ISSA EDWARD BOURSHEH.
(photo credit: Courtesy)
‘We appeal – in the very midst of the onslaught launched against us now for
months – to the Arab inhabitants of the State of Israel to preserve peace and
participate in the upbuilding of the state on the basis of full and equal
citizenship and due representation in all its provisional and permanent
This is what the founders of the State of Israel
guaranteed to the family of nations and its own people. Full and equal
citizenship; and this is what I, as a Palestinian-Israeli, am anticipating, with
fairly low expectations.
Mabrouk, Israel, you’ve made it. You’ve become a
prosperous and flourishing state; now let us take one step further toward
recognizing the minority’s narrative and not claim sole ownership over the
Just as the four characters of Rashomon recount events from
their points of view, this is how we see the events of 1948, without sympathy or
the other’s catastrophe. A lot has happened since, and neither we nor the
reality remain the same. In order to move ahead to real, full citizenship for
all, we must confront our history with open ears and eyes, willing to listen to
another narrative that might not fit well with our own.
recently passed the “Nakba Law,” prohibiting state funds from being used to
commemorate the Nakba. How does that fit into full citizenship? If Israel is to
embrace its Palestinian-Israeli citizens, telling the Nakba story is a vital
starting point for full civil participation and greater feelings of
While Jewish Israelis are honoring their heroes,
Palestinian-Israelis have the right to honor theirs. I want to be able to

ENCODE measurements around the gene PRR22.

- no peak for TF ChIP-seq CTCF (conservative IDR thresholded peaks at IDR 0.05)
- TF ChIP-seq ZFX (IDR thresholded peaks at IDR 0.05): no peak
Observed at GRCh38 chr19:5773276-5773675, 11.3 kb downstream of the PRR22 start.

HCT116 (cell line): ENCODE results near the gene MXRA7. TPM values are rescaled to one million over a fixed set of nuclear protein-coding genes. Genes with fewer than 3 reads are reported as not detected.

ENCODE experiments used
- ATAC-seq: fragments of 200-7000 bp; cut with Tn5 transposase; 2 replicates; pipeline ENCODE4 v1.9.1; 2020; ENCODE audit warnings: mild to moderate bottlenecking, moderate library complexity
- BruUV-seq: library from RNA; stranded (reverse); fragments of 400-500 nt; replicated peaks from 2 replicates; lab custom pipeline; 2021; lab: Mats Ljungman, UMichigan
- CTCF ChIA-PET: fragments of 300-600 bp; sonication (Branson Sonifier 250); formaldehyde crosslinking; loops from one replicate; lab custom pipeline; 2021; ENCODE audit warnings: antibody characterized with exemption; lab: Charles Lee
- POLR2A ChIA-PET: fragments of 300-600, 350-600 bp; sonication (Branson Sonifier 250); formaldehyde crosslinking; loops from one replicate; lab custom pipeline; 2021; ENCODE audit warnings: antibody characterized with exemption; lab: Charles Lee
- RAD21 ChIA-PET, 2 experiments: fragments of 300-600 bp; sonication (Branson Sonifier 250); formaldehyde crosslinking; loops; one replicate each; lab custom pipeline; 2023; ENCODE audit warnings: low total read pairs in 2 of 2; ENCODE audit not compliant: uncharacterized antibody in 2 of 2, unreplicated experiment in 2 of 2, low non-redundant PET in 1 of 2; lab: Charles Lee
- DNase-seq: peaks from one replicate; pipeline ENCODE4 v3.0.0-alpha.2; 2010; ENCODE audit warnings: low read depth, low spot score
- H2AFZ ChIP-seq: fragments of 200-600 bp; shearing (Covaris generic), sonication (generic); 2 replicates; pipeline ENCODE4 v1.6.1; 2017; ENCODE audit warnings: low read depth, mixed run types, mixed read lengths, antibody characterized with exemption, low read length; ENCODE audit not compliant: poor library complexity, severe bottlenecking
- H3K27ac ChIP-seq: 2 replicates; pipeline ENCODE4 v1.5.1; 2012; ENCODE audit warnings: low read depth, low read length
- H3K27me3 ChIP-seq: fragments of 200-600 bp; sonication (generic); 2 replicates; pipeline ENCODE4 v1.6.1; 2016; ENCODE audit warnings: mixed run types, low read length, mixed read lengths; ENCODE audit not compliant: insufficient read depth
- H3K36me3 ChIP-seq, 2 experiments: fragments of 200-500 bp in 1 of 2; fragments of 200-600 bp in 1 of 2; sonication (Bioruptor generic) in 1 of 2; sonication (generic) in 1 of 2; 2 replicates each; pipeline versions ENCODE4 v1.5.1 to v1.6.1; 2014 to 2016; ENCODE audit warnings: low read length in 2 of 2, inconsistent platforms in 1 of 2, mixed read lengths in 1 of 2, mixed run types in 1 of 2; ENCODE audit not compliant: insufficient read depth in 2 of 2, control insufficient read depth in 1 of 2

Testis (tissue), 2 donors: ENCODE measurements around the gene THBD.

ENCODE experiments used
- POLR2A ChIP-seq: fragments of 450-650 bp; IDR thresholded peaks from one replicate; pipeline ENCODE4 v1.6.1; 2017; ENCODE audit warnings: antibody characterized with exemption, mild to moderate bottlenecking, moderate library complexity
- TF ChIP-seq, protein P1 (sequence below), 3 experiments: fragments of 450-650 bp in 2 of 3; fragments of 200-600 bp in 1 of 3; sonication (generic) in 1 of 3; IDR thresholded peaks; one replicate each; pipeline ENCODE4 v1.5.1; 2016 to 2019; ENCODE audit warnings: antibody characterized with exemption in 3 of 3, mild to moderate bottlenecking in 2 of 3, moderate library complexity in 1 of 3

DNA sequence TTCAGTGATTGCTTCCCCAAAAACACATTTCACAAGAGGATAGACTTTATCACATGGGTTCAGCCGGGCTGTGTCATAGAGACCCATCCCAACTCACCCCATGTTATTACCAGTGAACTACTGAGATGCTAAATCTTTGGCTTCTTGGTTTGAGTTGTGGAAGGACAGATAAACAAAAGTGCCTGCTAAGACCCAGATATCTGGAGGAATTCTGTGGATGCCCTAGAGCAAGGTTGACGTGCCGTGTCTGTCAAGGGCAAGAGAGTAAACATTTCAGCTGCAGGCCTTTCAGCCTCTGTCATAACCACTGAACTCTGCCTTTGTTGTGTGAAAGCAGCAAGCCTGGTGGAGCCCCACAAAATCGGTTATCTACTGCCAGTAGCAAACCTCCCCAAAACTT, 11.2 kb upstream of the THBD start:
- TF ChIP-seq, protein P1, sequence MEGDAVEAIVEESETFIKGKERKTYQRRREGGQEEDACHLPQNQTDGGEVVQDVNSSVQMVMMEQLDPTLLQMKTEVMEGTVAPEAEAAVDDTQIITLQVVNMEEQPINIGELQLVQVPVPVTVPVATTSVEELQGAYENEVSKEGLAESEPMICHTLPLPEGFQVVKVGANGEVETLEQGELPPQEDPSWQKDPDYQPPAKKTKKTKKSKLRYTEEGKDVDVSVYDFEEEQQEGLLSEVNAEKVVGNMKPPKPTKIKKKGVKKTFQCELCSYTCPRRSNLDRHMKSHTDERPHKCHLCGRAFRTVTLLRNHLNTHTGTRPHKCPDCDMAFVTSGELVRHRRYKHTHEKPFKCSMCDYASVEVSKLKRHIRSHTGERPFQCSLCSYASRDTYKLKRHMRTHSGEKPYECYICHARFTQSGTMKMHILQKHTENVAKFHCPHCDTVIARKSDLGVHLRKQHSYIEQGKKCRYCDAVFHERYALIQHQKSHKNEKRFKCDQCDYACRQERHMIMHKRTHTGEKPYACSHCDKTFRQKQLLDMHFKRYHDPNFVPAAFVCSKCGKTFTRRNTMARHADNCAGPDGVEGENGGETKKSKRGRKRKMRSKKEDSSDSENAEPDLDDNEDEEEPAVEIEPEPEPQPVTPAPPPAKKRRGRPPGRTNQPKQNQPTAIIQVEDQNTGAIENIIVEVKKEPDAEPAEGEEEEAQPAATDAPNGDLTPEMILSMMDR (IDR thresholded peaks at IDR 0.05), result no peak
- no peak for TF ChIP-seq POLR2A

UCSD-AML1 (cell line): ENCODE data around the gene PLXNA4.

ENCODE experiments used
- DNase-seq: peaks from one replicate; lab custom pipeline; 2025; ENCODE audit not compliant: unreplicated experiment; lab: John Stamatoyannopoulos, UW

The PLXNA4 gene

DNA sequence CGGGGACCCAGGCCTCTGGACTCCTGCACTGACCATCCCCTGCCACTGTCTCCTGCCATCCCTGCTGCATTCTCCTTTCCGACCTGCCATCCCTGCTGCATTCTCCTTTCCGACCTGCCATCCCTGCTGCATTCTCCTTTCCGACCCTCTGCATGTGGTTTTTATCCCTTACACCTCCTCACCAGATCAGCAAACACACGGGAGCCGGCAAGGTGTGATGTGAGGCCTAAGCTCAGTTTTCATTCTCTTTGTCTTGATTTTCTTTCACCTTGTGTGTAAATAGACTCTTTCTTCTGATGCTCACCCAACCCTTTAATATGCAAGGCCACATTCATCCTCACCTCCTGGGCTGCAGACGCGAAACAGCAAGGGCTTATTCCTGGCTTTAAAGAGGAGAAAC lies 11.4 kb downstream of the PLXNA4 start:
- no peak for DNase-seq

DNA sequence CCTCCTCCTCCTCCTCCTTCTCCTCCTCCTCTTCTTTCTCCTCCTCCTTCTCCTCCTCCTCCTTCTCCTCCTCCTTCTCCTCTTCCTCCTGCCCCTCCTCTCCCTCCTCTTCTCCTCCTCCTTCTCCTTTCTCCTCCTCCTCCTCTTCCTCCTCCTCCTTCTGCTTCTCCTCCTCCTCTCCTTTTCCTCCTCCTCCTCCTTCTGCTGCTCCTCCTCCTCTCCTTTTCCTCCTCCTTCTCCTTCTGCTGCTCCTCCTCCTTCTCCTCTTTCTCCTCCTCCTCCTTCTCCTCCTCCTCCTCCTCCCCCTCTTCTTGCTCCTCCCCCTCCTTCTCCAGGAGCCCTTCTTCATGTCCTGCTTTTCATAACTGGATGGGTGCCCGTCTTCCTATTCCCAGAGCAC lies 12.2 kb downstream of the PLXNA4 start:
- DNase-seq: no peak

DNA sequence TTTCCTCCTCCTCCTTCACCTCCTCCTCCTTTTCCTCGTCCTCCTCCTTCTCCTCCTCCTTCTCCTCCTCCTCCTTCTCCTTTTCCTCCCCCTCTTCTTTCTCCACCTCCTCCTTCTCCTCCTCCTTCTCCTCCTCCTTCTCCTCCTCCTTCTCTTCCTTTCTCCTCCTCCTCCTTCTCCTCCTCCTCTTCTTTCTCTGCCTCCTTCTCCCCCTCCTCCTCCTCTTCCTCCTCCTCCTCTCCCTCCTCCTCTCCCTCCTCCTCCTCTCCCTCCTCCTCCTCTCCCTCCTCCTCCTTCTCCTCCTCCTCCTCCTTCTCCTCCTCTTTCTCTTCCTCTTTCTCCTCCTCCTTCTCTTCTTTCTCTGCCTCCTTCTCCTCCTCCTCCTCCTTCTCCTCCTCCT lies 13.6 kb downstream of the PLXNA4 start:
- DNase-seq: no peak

remember my grandfather’s saying, “I would rather die as a dog in my own land
rather than live as a king in exile”; I want to be able to examine the
relationship between Arabs and Jews in Mandatory Palestine, and I want to be
able to criticize the Zionist and Palestinian leadership equally. I want to be
able to visit demolished villages and have an open, honest dialogue about our
past, and future. I want to be able to discuss not only the Jewish immigration
to Israel, but also the exodus of my people. I want you to know about my history
as much as I know about yours. I want you to know who Emile Habibi and Tawfik
Toubi are, just like I know who David Ben-Gurion and Moshe Sharett
If we are to share a brighter future, we must learn about the aliyas
to the Holy Land, but also about the exodus of Palestinians.
In a perfect
world, we all might be able to celebrate Independence Day and Nakba Day jointly.
Realistically, I would compromise on an Independence Day on the fifth of Iyar
and a Nakba Day on 15th of May; live and let live.
The Israeli and
Palestinian narrative may never agree, but I trust that in the long term, with
proper steps taken now, we will be able to reach a point of understanding. We
might never celebrate Independence/Nakba together, but we may be able to have
sympathy toward a hope that is not lost – to be free people in our
land.The writer is a graduate student at Tel Aviv University.